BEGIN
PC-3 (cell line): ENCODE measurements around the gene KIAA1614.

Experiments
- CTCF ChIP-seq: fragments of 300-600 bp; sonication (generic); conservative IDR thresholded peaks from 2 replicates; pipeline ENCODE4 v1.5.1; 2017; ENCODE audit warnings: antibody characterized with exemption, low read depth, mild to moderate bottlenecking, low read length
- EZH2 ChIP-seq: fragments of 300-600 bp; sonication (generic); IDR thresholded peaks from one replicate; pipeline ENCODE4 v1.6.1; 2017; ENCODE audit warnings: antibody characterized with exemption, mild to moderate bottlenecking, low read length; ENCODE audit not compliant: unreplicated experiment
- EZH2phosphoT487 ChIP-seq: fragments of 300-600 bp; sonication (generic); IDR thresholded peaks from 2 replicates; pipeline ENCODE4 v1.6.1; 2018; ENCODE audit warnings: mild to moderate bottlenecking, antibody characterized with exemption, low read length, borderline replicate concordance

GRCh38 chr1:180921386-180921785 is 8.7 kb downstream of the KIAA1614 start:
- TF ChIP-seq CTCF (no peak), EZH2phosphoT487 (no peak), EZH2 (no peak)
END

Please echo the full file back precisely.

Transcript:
PC-3 (cell line): ENCODE measurements around the gene KIAA1614.

Experiments
- CTCF ChIP-seq: fragments of 300-600 bp; sonication (generic); conservative IDR thresholded peaks from 2 replicates; pipeline ENCODE4 v1.5.1; 2017; ENCODE audit warnings: antibody characterized with exemption, low read depth, mild to moderate bottlenecking, low read length
- EZH2 ChIP-seq: fragments of 300-600 bp; sonication (generic); IDR thresholded peaks from one replicate; pipeline ENCODE4 v1.6.1; 2017; ENCODE audit warnings: antibody characterized with exemption, mild to moderate bottlenecking, low read length; ENCODE audit not compliant: unreplicated experiment
- EZH2phosphoT487 ChIP-seq: fragments of 300-600 bp; sonication (generic); IDR thresholded peaks from 2 replicates; pipeline ENCODE4 v1.6.1; 2018; ENCODE audit warnings: mild to moderate bottlenecking, antibody characterized with exemption, low read length, borderline replicate concordance

GRCh38 chr1:180921386-180921785 is 8.7 kb downstream of the KIAA1614 start:
- TF ChIP-seq CTCF (no peak), EZH2phosphoT487 (no peak), EZH2 (no peak)